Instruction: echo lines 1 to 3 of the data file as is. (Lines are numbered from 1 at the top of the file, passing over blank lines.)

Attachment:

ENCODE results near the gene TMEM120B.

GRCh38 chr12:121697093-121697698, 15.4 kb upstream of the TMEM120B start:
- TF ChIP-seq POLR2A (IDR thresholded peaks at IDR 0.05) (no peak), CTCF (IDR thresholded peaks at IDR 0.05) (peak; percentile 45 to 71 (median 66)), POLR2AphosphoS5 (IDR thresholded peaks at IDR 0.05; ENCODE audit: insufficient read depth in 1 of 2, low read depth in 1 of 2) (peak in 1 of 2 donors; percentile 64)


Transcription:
ENCODE results near the gene TMEM120B.

GRCh38 chr12:121697093-121697698, 15.4 kb upstream of the TMEM120B start:
- TF ChIP-seq POLR2A (IDR thresholded peaks at IDR 0.05) (no peak), CTCF (IDR thresholded peaks at IDR 0.05) (peak; percentile 45 to 71 (median 66)), POLR2AphosphoS5 (IDR thresholded peaks at IDR 0.05; ENCODE audit: insufficient read depth in 1 of 2, low read depth in 1 of 2) (peak in 1 of 2 donors; percentile 64)